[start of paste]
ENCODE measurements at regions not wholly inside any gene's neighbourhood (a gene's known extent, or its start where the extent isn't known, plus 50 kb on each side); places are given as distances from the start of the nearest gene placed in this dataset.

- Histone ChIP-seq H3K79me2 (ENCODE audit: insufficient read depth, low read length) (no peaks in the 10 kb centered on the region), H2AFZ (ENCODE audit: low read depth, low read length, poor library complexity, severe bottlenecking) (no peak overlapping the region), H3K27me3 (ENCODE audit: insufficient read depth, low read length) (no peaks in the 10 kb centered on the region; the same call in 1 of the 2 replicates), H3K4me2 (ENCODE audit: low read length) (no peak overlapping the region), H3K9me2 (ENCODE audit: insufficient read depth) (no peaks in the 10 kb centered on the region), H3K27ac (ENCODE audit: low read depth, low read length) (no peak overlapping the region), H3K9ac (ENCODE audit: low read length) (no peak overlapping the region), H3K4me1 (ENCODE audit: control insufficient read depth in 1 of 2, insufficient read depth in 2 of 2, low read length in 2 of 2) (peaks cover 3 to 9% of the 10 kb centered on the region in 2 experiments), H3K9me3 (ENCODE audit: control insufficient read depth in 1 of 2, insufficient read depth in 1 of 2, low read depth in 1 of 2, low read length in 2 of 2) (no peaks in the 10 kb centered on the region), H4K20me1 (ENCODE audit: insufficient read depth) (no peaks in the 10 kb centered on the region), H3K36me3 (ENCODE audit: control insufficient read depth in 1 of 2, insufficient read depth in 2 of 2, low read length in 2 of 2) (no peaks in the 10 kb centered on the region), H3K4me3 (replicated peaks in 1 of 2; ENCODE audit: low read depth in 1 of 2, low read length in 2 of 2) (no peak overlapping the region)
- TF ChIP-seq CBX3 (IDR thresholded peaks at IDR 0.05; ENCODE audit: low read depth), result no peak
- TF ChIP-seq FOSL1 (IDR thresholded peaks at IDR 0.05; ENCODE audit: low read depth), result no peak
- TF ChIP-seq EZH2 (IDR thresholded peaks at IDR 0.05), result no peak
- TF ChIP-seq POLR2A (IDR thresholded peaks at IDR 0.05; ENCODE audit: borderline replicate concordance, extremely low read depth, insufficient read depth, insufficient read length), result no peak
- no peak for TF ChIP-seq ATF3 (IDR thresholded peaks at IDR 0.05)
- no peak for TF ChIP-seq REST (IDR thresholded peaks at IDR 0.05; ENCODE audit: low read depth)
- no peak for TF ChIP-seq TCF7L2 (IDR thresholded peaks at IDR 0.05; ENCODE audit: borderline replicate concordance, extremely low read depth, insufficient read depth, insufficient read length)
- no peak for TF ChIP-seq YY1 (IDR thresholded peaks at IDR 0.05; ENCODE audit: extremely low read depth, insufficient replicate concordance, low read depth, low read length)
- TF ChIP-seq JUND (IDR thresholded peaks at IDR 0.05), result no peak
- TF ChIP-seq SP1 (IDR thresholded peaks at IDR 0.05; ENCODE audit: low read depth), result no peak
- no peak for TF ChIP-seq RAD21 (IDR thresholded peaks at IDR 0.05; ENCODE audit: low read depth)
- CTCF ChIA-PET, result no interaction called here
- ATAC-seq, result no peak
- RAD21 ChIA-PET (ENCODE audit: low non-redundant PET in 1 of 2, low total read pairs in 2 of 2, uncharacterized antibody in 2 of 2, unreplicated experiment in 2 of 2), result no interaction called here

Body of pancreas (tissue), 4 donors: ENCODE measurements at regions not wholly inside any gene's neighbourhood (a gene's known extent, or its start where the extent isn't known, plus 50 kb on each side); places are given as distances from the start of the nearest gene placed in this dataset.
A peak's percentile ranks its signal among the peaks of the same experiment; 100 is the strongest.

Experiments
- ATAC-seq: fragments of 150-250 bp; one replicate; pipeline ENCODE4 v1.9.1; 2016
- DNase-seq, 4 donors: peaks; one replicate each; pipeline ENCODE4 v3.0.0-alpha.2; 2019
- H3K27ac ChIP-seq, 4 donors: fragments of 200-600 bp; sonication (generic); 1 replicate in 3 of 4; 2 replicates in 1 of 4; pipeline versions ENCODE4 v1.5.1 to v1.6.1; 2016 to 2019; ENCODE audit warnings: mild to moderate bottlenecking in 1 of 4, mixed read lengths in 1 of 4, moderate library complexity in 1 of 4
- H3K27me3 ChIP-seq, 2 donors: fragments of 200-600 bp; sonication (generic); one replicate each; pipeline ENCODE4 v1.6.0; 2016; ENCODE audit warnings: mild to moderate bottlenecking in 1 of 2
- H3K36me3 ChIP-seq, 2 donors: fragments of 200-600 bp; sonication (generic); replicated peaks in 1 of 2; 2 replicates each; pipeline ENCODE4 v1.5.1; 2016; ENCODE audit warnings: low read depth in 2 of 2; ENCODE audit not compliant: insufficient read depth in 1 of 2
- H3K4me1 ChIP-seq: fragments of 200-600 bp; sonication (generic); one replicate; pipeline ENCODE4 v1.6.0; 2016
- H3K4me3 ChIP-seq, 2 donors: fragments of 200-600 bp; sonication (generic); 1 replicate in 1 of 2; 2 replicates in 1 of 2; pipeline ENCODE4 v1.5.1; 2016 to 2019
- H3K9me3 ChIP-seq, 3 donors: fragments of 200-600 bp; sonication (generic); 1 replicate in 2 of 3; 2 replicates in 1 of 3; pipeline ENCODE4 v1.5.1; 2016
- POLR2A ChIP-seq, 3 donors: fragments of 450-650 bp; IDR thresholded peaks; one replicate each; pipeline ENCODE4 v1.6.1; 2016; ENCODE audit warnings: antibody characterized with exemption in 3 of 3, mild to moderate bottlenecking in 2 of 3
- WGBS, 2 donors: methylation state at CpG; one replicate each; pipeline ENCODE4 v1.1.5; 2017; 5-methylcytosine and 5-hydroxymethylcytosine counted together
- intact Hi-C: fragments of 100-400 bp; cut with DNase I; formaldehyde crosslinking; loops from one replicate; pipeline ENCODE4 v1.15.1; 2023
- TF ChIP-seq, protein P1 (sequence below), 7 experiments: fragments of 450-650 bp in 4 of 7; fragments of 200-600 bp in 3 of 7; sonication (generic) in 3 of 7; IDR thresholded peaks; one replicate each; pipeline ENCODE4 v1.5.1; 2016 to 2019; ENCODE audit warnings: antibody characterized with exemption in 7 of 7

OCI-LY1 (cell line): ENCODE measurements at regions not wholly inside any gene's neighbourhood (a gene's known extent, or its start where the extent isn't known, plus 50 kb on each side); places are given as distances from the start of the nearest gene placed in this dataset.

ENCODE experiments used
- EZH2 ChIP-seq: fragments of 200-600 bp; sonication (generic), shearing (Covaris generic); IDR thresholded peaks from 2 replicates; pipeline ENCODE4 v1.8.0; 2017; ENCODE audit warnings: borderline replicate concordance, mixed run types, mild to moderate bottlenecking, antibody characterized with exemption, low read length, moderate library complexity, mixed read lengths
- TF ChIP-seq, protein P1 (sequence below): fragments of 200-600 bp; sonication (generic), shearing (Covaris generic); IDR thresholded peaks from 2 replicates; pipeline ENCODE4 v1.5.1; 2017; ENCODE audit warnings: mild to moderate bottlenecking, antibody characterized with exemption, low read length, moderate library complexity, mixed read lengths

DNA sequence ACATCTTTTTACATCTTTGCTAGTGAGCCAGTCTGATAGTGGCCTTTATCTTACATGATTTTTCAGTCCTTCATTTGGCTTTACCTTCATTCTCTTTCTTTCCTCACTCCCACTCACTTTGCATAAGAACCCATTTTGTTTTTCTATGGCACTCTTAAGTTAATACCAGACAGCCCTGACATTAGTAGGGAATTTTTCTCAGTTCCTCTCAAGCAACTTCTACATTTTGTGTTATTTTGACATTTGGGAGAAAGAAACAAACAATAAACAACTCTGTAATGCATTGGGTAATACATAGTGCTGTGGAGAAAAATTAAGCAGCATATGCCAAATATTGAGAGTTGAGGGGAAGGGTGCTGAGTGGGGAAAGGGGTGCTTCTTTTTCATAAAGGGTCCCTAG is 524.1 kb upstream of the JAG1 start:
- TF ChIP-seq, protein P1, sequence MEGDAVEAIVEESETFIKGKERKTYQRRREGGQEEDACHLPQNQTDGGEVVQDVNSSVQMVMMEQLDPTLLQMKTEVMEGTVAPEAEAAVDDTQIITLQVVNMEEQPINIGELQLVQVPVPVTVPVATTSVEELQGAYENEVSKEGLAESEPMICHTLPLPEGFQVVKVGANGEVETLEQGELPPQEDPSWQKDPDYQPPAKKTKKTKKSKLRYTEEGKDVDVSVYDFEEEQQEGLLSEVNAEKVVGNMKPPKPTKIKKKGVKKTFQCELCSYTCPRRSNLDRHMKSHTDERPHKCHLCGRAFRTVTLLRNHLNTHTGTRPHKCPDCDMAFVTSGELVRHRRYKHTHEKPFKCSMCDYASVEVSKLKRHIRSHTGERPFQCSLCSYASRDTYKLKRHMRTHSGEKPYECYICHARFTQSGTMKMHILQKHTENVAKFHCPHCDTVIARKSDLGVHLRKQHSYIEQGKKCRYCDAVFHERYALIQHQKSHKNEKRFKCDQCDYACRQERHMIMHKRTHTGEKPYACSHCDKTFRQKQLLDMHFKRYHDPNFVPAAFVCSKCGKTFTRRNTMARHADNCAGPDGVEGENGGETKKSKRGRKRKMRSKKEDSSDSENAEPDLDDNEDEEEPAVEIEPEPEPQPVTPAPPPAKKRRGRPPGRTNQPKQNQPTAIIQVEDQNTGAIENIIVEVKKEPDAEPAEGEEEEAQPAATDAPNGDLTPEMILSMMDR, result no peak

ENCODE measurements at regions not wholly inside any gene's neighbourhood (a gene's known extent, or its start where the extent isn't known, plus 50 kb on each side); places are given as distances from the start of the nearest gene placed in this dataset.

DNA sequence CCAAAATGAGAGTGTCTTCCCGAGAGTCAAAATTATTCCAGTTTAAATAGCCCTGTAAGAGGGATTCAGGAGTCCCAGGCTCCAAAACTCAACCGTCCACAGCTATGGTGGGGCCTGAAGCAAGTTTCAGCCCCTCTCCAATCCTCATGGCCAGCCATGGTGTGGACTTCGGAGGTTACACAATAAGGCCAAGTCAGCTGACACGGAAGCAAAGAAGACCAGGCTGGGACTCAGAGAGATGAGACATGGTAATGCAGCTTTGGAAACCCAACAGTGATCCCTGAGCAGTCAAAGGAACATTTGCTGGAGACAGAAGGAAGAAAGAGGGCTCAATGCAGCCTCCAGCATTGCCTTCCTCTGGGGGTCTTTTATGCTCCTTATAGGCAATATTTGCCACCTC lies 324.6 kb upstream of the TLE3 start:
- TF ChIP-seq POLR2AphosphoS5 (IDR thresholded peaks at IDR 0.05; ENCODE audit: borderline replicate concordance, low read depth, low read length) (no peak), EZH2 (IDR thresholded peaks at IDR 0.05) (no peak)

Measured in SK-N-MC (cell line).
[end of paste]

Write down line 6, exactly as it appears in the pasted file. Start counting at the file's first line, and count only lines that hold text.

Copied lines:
- TF ChIP-seq POLR2A (IDR thresholded peaks at IDR 0.05; ENCODE audit: borderline replicate concordance, extremely low read depth, insufficient read depth, insufficient read length), result no peak